What's On

Talking In the Time of Refuge

Presented in Season 1 2022

Presented by Arts House

Sat 19 March, 2022


This event will commence with a Welcome to Country.

This event will be audio recorded with the recording to be made available via this page after the event. 


This is a seated event.

If you would like this event Auslan Interpreted please contact ArtsHouse.Ticketing@melbourne.vic.gov.au by Wed 16 Mar. 

Arts House
North Melbourne Town Hall
521 Queensberry St,
North Melbourne

Read our COVID-19 Safety Plan here

Wheelchair Accessible
Auslan Interpreting
Quiet Space Available
Assistance Animal

We came prepared: after six years of Refuge, join us for a free afternoon of conversations, and readings that will reflect on the important discoveries this long-term project has unearthed.

Join us for a free afternoon of conversation, readings and other treats, held one year after the final Refuge program came to a close. You’ll hear from Elders, artists, emergency services and researchers as they think through the insights gathered over the last six years’ work.

Refuge has been one of Arts House’s most significant undertakings – a multi-year project that brought together a range of people to explore how collaboration and preparedness can offer ways of working together through crises.

From hypothetical floods and heatwaves to the lived effects of a climate in chaos, from rehearsed pandemics to the real deal, Refuge taught us that going it alone isn’t an option. We know that disasters are profoundly discriminatory. As we navigate the next stage of COVID-19 recovery, how do we keep community preparedness, and the role of creativity, at the forefront?

In the Time of Refuge is the culmination of more than half a decade of conversation and exchange, gathering a collection of essays and reflections by those who took part in this ambitious project. It is an invitation to view community preparedness for disaster through a philosophical, artistic, cultural and social lens.

Over six years, Refuge came to be driven by five principles: honouring First Nations knowledge, listening to the voices of those most impacted, collaboration across sectors, the importance of creative approaches to disaster communication and building community capacity. 

This event will unpack these principals from arts, emergency, First Nations and science perspectives, reflecting on key discoveries, the important questions we need to keep asking, and where we go from here.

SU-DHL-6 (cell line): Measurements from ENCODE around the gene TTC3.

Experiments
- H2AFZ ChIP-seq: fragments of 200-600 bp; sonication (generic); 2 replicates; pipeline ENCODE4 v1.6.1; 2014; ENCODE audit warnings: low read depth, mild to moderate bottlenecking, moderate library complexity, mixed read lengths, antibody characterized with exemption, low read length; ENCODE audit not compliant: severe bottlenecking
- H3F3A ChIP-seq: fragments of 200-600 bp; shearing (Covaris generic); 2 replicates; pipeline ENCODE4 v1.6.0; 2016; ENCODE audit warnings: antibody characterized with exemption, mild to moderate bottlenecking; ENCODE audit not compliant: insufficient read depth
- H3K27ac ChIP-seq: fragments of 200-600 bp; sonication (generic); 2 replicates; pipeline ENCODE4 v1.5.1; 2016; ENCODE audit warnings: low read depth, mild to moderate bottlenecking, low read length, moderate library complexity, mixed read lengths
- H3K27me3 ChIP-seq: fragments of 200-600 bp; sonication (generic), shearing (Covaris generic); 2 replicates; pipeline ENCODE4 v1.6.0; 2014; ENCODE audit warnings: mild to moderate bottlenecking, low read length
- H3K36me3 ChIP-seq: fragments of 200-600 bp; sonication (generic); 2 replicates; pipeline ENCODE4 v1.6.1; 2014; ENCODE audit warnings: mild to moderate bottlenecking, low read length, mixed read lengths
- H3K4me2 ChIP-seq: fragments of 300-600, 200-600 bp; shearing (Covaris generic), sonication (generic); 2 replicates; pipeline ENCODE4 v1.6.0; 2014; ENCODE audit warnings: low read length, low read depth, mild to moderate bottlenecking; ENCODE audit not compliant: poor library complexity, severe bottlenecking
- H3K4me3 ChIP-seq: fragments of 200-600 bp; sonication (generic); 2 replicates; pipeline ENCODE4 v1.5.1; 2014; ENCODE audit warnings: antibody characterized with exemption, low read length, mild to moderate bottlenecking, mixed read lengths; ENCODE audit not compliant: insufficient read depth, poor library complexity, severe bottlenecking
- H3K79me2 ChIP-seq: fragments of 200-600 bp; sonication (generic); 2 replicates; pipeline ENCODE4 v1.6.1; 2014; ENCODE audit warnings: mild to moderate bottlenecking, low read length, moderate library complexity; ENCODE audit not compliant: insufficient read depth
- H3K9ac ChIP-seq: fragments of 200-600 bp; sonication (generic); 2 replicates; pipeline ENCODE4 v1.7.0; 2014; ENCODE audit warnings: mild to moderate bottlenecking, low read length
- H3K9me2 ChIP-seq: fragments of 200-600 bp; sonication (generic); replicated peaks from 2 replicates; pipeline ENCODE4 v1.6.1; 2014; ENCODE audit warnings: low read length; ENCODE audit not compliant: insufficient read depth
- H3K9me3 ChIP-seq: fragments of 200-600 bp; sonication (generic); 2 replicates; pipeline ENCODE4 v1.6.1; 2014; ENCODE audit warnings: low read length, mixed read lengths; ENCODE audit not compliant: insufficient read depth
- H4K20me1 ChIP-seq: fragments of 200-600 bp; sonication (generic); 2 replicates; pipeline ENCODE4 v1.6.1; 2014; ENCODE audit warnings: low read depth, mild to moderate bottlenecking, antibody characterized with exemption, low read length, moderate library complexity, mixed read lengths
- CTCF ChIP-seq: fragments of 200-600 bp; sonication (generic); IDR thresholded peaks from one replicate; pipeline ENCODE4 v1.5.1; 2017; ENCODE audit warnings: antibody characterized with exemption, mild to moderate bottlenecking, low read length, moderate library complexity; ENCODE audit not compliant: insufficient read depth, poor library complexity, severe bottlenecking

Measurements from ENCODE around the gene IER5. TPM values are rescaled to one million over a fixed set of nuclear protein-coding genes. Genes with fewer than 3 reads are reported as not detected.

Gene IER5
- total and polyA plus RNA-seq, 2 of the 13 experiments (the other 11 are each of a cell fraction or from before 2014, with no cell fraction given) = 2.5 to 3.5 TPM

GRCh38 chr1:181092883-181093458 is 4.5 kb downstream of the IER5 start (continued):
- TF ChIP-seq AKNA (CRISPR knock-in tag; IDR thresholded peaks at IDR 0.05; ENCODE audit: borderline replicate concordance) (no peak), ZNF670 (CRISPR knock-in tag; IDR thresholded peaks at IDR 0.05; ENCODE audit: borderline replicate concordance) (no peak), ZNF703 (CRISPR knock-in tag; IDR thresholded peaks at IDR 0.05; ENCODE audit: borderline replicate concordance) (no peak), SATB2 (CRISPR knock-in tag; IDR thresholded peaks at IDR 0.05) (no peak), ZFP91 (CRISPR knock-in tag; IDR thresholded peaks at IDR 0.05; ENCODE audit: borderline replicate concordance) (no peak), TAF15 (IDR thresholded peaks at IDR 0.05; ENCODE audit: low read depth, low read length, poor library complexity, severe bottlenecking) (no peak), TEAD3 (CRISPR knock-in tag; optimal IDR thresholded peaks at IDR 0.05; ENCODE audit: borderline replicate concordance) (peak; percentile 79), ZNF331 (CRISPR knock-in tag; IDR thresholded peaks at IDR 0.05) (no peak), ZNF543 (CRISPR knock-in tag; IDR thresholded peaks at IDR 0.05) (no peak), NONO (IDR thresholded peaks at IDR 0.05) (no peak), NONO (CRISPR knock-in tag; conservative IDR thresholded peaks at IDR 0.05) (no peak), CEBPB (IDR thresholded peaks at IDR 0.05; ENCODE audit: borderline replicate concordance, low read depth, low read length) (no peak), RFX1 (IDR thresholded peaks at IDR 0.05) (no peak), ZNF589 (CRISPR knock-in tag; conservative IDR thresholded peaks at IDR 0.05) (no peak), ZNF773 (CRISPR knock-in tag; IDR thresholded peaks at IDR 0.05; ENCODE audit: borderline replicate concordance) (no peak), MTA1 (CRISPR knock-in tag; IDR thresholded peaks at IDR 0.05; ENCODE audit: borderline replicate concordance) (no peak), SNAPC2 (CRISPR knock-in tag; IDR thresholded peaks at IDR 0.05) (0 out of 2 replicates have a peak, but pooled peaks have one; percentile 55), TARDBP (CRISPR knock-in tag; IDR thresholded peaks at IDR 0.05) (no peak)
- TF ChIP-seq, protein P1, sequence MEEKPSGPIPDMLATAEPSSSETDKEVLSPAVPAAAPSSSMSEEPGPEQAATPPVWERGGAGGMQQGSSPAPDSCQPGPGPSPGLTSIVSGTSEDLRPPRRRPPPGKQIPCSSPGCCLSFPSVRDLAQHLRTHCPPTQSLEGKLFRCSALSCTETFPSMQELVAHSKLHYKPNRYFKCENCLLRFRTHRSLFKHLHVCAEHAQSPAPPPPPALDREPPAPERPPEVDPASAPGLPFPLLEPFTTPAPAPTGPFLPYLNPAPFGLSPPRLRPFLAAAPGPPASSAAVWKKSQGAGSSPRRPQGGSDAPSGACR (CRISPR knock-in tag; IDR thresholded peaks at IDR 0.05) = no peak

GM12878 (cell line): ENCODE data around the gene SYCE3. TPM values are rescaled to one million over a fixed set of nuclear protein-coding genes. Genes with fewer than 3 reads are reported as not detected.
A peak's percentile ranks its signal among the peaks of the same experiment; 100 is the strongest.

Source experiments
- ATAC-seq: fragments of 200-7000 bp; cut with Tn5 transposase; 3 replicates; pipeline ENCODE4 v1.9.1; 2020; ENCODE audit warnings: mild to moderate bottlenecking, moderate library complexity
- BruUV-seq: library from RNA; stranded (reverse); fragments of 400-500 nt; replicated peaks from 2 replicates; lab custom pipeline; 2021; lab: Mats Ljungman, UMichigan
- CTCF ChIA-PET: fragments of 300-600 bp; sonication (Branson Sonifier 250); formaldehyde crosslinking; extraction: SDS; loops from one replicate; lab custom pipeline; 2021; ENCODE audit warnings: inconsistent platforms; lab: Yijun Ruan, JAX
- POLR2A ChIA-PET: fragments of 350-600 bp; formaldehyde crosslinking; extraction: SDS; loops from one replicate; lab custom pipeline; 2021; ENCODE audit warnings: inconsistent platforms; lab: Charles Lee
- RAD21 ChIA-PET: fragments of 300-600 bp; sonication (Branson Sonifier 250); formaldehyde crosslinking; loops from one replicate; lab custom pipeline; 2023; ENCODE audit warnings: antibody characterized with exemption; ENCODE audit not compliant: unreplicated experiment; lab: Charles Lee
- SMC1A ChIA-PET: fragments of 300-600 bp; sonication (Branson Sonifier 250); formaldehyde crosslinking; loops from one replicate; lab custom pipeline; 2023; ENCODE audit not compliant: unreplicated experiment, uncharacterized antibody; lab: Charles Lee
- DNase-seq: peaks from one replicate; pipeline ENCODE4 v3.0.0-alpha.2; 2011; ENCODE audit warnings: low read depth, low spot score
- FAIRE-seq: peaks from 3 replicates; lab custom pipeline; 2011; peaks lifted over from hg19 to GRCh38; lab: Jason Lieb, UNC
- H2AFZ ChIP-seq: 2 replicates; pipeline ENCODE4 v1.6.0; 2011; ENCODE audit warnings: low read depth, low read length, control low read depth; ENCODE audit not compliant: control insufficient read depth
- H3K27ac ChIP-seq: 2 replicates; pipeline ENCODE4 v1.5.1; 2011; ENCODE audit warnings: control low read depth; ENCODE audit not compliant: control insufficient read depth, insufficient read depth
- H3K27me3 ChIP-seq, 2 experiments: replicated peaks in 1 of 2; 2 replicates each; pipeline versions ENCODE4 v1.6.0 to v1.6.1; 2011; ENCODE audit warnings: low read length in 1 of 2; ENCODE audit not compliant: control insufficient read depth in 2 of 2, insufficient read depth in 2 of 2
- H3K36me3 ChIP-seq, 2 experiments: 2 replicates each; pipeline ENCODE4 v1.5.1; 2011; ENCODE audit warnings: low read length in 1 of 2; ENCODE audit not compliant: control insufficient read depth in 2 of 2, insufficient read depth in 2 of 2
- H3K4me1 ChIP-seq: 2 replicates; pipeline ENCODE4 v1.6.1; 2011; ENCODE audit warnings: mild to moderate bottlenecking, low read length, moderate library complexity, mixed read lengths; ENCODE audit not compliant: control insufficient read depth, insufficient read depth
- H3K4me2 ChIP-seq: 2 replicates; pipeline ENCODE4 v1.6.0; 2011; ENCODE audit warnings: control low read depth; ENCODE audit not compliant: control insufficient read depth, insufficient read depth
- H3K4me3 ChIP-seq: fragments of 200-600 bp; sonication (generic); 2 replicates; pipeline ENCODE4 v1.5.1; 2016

Jodie McVernon, Professor and Director of Doherty Epidemiology
Steve Cameron, Manager – Community and Volunteer Development Emergency Management Victoria
Faye Bendrups, SES Controller
David Pledger, Author/Editor In the Time of Refuge
Dr Jen Rae, Latai Taumoepeau, and Lorna Hannan, Refuge Artists

“Refuge built a sort of a sense of family. You know, might be an organic family, but it gave me food, gave me insights into other people using it as an amazing platform.”
– N’arweet Dr Carolyn Briggs AM


Image credit: North Melbourne School of Displacement by Keg de Souza in collaboration with Claire G. Coleman, Refuge 2019: Displacement, Photo by Bryony Jackson 

Image description: Wurundjeri Elder Uncle Dave Wandin speaks to a group people sitting on the floor and cushioned recycled bags inside a large makeshift installation constructed from yellow, blue, orange and pink tents which is illuminated by sunlight.

Related News & Insights:

Imagining Refuge – Nikos Papastergiadis - Isolate and Contain! Mapping the Pandemic by Harry Lee Shang Lun with PlayReactive, Refuge 2018: Pandemic, Photo by Bryony Jackson.

Imagining Refuge

Nikos Papastergiadis
Beyond the bricks and mortar of North Melbourne - Boon Wurrung Senior Elder N’arweet Dr Carolyn Briggs AM, Refuge 2019: Displacement Welcome Ceremony, Photo by Bryony Jackson.

Beyond the bricks and mortar of North Melbourne

N’arweet Dr Carolyn Briggs AM
Introduction from an IntermediaryBoon Wurrung Elder N’arweet Carolyn Briggs and Angharad Wynne-Jones during Refuge 2016: Flood welcome, Photo by Bryony Jackson.

Introduction from an Intermediary

Angharad Wynne-Jones
Hope in the Unknown - Nest by Kate Sulan, Refuge 2016: Flood, Photo by Bryony Jackson.

Hope in the Unknown

Kate Sulan